Imagine if protesters were tarring and feathering police officers and elected officials?

Rioting played an important role during the American Revolution, to the point where we celebrate one of their most notable riots, the adorably named Boston Tea Party. The very groundwork for the revolution was built on a foundation of riots, property damage, and outright violence. And while the nonviolent strategy of the civil rights movement is worth celebrating and uplifting, it is not reasonable to dismiss the usefulness of the rioting that accompanied and followed many of the waves of more traditional peaceful protest. The famed Civil Rights Act of 1968 was only passed after over 100 cities rioted following the murder of Dr. Martin Luther King Jr. And anyone paying attention right now will notice the torrential downpour of reforms flooding city and statewide assembly rooms as politicians scramble to appease a movement that has already seized multiple police stations and infamously burned one nearly to the ground.

“The Rules Committee, jolted by the repeated civil disturbances virtually outside its door, finally ended its hearings on April 8. The next day, it reported to the full House a rule for debate that agreed to the Senate amendments, including the compromise fair housing title, and prohibited any additional amendments.” Charles Mathias, United States Senator.

It is also worth noting the redistributive aspects of rioting. In an economic system that provides little opportunity for Black and Brown youth, looting allows for people from communities long looted by banks, property developers, and white supremacists to reclaim a tiny piece of their wealth. Hip Hop as we know it would not exist without this redistributive work. There were only a small handful of DJs in the Bronx during the early days of Hip Hop, it took the Blackout of 1977 and the looting that followed to really decentralize the culture and allow the Hip Hop scene to expand. Within a week, hundreds of sound systems were distributed to Black and Brown youth throughout the Bronx and thus a world dominating subculture was born.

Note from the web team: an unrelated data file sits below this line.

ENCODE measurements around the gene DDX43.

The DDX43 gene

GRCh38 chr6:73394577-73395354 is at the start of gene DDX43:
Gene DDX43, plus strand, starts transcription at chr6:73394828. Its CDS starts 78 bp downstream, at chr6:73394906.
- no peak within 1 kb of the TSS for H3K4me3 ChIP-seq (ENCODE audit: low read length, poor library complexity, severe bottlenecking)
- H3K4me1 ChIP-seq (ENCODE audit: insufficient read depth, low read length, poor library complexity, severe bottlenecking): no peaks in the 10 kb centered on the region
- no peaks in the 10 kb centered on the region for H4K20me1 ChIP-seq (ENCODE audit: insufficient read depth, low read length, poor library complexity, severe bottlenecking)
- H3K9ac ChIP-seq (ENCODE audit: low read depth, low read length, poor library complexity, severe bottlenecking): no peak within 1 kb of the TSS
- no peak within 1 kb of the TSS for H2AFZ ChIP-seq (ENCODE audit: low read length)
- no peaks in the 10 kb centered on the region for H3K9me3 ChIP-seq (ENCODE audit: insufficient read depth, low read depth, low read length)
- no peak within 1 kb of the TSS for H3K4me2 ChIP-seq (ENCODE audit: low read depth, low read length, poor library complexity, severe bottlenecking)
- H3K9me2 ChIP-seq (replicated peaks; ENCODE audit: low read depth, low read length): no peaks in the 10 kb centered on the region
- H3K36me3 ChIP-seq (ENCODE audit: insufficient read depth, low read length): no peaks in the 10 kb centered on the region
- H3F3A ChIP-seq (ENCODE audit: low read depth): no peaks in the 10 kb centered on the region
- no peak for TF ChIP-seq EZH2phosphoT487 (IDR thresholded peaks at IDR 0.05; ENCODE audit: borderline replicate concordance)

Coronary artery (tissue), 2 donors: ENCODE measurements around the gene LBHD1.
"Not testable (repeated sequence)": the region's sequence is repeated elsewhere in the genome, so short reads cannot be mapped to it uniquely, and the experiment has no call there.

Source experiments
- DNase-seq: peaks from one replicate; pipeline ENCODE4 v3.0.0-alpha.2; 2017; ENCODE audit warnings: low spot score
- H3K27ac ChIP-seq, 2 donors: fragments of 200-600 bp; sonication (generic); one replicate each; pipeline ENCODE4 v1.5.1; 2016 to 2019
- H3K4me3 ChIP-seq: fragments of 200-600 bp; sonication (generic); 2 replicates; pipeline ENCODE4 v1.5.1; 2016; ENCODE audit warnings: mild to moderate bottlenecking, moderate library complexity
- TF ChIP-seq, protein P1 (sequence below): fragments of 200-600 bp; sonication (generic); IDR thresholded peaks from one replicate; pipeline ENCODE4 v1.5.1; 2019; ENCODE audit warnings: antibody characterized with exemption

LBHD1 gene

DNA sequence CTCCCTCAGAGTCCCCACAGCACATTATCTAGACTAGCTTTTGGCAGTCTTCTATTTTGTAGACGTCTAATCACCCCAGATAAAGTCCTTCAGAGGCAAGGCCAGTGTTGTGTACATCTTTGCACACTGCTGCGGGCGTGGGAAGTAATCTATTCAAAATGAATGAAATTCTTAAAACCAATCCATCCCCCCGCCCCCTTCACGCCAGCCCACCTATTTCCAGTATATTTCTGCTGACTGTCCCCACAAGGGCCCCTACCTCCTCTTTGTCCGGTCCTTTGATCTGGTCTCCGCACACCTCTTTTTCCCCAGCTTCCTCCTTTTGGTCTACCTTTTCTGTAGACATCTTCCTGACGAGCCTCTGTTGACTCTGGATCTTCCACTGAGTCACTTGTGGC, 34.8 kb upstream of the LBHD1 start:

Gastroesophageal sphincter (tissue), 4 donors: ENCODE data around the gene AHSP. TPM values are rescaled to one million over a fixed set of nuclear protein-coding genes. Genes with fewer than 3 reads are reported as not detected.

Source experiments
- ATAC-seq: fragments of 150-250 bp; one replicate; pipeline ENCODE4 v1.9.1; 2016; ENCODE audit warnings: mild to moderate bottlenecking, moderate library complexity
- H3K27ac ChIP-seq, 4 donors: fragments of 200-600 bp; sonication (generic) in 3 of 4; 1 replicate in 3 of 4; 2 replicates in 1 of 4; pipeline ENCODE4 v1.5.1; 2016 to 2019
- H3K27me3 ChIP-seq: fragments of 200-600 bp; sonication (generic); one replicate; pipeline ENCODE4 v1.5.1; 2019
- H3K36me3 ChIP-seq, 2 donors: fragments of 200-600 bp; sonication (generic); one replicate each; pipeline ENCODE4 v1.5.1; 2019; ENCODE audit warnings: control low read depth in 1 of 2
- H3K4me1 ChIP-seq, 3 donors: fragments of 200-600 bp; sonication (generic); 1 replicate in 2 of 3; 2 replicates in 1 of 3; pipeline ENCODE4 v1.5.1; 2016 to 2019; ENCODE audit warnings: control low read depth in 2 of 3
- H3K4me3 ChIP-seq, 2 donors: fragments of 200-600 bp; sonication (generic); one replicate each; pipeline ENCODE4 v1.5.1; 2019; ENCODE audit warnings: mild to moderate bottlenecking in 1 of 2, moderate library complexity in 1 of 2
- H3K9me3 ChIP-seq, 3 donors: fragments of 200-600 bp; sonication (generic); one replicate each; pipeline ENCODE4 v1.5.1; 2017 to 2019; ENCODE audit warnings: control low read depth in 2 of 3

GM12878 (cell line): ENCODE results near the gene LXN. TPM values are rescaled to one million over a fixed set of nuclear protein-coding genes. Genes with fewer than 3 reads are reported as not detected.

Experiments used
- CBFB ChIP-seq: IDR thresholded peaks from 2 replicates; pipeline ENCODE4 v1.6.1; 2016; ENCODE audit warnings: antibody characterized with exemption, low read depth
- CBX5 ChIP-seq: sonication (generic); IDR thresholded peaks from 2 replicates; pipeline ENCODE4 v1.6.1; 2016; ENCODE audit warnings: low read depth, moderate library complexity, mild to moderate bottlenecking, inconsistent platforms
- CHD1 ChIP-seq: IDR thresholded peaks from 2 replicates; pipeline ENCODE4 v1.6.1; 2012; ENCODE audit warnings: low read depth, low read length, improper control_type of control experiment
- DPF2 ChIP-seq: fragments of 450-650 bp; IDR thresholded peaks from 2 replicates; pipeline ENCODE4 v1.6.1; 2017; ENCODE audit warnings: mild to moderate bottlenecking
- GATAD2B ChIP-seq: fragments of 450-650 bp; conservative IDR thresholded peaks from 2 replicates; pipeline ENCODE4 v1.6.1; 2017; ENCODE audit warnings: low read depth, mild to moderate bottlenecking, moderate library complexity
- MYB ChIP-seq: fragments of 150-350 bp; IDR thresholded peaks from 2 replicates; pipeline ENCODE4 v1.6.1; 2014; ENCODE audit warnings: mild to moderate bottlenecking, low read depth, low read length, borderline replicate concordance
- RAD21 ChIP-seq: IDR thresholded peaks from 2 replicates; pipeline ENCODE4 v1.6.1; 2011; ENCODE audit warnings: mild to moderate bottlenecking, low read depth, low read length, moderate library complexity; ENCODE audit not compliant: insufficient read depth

Anyone that denies the effectiveness of rioting should be thoroughly questioned. On face value the research of Dr. Erika Chenoweth and Maria J. Stephan, showing that nonviolent movements are more likely to succeed than violent ones — 53% vs 26% success rates — , may appear to be dismissive of rioting and looting as tactics. But in reality, their research lumps rioting and looting under the umbrella of nonviolet movements, and research by Ben Case at the University of Pittsburgh provides further evidence that rioting has long been an important part of movements we consider nonviolent.

So if riots are effective, and deeply tied to our country’s progress, then why are they so readily dismissed? It is partially because they threaten the system and its tenets of property and profit over all else. While it is obvious why conservatives are not supportive of Black led rioting, liberal political leaders should have a deeper understanding from their very public worship of Dr. King. But the reality is that riots threaten the political power of liberal leadership. It creates an avenue outside of the realm of elections and non-profit organizing, for working people to seek power, and it cannot be easily controlled in the same way that normal marches and protests can. At the same time, the masses of liberals and progressives — and even many socialists — shun riots due to our poor education on history and our own obsessions with private property and wealth. Opposition to rioting is ingrained within our culture, despite it also being deeply celebrated in our fiction and fantasies of rebellion.